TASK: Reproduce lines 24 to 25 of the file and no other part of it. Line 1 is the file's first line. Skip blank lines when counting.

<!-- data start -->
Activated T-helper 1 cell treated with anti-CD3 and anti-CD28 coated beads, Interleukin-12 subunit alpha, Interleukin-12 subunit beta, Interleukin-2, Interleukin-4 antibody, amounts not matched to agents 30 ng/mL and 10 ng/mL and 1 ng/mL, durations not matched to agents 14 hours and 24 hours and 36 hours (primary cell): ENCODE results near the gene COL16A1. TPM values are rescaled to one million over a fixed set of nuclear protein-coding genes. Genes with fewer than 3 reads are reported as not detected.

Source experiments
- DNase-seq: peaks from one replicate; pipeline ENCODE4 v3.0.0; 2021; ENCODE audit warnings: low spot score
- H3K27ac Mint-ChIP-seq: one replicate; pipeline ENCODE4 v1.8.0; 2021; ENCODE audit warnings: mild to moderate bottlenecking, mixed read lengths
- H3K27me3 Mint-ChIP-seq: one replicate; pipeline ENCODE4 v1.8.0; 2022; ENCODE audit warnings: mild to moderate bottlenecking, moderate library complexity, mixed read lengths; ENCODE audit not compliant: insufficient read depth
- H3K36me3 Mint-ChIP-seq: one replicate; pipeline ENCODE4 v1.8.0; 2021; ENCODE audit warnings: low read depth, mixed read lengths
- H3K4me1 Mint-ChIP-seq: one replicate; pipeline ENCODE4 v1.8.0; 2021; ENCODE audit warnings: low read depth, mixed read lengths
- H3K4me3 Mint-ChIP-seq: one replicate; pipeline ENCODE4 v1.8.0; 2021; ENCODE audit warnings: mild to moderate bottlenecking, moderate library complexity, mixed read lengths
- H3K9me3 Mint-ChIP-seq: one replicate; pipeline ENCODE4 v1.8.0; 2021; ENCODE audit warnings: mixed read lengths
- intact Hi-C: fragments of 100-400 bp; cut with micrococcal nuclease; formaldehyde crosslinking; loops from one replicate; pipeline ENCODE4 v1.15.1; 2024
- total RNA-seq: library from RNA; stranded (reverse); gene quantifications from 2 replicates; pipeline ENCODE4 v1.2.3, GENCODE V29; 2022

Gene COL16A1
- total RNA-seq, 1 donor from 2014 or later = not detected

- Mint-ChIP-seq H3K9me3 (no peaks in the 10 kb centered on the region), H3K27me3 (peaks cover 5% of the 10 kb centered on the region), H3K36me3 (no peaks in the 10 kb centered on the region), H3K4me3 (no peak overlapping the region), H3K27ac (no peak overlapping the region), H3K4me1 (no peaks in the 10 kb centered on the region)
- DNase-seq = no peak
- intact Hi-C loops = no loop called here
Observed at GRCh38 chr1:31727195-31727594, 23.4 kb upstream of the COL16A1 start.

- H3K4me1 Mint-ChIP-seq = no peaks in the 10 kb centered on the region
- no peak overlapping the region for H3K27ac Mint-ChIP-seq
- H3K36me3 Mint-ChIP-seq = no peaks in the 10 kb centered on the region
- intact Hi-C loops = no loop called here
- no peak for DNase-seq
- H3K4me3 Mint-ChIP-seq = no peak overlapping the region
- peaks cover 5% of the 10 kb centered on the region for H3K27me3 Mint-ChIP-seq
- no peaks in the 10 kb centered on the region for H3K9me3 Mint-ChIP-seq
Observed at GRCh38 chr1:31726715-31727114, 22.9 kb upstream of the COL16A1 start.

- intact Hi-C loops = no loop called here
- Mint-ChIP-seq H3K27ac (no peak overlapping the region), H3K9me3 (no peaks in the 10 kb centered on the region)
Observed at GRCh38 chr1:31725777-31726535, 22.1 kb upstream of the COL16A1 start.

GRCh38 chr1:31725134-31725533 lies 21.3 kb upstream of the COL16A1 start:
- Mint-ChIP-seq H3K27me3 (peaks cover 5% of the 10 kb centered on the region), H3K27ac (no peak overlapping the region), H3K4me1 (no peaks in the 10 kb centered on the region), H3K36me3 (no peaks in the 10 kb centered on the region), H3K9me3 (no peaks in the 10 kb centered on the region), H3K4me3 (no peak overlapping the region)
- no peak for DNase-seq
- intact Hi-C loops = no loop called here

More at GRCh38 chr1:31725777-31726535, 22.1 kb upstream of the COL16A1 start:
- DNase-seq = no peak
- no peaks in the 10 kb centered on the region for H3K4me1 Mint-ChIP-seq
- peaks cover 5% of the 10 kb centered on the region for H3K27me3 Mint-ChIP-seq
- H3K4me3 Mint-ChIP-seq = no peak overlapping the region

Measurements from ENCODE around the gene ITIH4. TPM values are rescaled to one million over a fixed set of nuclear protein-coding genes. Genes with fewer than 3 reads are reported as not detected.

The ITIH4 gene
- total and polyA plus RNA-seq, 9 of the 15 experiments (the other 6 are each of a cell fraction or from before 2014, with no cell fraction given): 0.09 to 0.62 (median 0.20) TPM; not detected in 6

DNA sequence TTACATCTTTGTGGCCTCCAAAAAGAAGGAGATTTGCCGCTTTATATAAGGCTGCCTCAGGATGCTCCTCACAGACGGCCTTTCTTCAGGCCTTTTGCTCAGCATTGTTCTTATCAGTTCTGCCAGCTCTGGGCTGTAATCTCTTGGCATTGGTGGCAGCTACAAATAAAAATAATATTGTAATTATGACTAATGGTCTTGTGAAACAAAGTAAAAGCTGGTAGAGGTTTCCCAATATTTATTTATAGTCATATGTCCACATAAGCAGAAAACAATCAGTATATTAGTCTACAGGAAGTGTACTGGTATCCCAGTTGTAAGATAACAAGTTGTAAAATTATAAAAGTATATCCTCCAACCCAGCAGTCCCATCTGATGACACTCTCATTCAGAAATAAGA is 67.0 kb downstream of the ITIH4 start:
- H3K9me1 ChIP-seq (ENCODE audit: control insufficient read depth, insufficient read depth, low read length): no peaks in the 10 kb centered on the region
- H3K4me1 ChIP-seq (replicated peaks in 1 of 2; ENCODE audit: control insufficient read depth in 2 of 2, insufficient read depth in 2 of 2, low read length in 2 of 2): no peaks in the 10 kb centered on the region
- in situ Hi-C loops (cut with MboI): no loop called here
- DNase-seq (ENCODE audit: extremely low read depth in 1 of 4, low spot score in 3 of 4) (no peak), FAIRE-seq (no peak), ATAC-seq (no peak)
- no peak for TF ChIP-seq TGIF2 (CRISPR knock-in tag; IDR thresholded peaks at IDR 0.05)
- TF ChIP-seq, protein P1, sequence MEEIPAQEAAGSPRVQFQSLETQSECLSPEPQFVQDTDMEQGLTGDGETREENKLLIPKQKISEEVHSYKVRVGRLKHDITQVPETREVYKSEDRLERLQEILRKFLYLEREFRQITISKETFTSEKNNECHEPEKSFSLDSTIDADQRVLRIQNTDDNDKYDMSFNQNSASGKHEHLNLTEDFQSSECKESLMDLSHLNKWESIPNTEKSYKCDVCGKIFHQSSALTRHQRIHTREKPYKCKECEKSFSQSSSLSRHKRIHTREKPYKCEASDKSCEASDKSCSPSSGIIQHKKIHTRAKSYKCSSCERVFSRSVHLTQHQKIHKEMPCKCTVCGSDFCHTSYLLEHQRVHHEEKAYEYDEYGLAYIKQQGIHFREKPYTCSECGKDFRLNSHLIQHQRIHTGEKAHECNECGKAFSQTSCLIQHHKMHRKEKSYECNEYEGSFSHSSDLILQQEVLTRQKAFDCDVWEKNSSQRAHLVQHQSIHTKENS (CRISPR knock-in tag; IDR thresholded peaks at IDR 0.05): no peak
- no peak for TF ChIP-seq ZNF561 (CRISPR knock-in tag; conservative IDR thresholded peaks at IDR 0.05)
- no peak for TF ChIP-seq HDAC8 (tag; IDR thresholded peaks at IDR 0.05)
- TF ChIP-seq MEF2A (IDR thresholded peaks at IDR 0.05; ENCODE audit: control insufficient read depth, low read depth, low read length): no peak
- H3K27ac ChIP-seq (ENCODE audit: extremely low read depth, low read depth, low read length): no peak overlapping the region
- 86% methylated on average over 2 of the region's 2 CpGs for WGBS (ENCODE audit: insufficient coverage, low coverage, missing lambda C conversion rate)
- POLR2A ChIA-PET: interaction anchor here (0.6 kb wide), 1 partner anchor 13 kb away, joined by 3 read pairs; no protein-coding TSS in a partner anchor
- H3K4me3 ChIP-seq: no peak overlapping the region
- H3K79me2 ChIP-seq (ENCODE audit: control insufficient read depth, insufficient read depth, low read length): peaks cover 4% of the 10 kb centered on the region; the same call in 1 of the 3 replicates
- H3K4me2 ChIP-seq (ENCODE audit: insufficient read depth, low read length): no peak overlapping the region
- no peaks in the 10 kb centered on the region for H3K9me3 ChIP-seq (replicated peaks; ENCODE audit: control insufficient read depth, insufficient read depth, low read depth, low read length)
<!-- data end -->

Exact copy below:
- peaks cover 5% of the 10 kb centered on the region for H3K27me3 Mint-ChIP-seq
- no peaks in the 10 kb centered on the region for H3K9me3 Mint-ChIP-seq